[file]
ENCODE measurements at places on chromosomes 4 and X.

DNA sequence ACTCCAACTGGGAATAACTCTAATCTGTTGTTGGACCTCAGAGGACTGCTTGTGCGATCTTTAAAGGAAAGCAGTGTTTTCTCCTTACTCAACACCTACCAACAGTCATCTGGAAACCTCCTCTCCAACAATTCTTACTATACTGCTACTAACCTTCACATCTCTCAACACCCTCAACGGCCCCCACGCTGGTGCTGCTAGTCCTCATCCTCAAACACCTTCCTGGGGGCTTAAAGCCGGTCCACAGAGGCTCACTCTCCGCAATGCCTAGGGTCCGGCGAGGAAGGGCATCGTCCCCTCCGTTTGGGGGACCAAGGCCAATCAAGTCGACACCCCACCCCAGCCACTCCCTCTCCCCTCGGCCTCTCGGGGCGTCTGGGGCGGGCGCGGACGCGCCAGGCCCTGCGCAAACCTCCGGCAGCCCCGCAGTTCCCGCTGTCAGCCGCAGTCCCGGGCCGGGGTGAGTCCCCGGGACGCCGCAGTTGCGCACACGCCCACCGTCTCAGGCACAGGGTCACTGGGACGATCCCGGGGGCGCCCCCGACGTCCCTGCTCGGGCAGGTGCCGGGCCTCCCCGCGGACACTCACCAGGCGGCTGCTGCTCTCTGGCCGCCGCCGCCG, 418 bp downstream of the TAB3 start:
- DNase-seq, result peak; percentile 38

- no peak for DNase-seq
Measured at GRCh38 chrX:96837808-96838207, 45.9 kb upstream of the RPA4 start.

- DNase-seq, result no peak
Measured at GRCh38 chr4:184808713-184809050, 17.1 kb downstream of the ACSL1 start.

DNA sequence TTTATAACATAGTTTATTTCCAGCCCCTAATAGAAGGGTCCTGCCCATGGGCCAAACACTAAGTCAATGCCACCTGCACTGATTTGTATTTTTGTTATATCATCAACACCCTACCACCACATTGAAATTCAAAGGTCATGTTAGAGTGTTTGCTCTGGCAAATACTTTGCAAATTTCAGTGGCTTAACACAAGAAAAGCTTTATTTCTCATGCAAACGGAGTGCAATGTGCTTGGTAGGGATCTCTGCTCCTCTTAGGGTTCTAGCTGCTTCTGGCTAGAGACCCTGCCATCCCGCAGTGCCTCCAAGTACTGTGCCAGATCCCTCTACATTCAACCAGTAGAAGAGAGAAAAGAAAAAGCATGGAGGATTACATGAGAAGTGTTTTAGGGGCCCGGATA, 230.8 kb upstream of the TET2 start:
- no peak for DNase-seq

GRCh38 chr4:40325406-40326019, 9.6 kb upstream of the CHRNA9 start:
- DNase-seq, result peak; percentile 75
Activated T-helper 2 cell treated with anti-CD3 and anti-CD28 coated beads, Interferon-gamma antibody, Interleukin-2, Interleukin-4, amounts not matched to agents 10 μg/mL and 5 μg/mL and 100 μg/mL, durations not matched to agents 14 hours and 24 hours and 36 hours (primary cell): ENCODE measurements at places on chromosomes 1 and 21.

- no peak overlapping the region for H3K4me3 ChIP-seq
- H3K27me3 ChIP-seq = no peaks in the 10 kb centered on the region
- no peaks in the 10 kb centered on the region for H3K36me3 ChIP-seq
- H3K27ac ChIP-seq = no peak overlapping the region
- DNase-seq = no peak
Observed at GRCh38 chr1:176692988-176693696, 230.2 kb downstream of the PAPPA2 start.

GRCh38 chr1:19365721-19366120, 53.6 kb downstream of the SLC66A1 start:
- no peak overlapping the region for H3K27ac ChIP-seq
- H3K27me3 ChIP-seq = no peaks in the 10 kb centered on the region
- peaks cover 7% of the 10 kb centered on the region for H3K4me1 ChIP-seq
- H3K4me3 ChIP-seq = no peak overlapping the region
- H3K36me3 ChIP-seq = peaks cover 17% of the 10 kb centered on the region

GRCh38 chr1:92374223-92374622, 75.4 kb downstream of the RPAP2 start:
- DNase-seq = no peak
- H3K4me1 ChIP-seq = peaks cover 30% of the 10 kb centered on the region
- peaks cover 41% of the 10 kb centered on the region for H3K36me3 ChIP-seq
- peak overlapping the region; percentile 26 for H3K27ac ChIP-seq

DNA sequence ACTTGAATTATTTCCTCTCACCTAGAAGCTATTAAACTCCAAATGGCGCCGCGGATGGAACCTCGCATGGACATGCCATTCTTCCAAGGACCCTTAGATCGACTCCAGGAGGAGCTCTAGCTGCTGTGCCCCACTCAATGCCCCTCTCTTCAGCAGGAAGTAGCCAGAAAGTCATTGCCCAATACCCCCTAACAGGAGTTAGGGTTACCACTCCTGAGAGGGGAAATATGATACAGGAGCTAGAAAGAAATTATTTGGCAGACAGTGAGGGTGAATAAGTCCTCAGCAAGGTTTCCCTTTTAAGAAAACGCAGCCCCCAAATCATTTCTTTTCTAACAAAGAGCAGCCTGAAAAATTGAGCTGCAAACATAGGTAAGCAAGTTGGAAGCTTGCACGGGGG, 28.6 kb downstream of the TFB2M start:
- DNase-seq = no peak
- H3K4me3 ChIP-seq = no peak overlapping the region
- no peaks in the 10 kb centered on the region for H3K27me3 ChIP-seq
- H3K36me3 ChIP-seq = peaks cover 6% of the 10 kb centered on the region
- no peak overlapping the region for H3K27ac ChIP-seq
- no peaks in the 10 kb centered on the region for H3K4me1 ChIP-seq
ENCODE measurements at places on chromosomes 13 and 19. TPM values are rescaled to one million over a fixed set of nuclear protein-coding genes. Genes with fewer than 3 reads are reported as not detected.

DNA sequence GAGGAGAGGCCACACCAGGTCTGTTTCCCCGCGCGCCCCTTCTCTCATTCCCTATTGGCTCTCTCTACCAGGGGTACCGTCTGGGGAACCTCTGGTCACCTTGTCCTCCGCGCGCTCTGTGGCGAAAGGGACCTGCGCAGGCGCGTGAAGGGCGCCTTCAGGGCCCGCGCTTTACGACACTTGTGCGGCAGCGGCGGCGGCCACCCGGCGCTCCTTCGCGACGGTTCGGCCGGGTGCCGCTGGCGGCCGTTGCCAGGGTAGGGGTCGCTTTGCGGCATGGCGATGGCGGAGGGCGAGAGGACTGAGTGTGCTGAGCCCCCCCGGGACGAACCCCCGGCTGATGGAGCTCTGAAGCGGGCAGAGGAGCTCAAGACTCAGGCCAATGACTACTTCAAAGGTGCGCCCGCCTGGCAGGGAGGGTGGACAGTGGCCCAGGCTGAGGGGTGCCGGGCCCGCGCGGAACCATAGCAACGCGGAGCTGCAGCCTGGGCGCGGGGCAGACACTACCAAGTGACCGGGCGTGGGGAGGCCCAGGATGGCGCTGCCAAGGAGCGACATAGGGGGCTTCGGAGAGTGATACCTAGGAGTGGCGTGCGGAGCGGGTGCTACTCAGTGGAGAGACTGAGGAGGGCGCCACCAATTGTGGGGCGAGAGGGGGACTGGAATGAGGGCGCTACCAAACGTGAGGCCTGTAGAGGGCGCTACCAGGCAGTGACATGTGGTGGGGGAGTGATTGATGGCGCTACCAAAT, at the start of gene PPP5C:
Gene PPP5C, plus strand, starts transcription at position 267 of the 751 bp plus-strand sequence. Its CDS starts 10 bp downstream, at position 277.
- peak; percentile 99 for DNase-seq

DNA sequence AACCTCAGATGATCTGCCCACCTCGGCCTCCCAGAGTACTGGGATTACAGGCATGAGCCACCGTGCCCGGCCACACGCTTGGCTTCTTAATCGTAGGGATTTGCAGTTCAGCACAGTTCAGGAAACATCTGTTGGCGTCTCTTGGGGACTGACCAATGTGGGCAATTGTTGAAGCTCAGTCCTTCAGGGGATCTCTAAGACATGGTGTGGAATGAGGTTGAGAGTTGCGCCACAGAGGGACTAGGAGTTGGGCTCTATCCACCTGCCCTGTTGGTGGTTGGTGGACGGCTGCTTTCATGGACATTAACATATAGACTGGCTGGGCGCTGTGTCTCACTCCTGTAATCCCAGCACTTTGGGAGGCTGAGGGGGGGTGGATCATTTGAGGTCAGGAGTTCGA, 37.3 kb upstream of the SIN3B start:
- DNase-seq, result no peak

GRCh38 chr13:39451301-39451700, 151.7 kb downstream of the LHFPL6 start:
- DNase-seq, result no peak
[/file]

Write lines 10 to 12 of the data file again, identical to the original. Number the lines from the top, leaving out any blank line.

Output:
GRCh38 chr4:40325406-40326019, 9.6 kb upstream of the CHRNA9 start:
- DNase-seq, result peak; percentile 75
Activated T-helper 2 cell treated with anti-CD3 and anti-CD28 coated beads, Interferon-gamma antibody, Interleukin-2, Interleukin-4, amounts not matched to agents 10 μg/mL and 5 μg/mL and 100 μg/mL, durations not matched to agents 14 hours and 24 hours and 36 hours (primary cell): ENCODE measurements at places on chromosomes 1 and 21.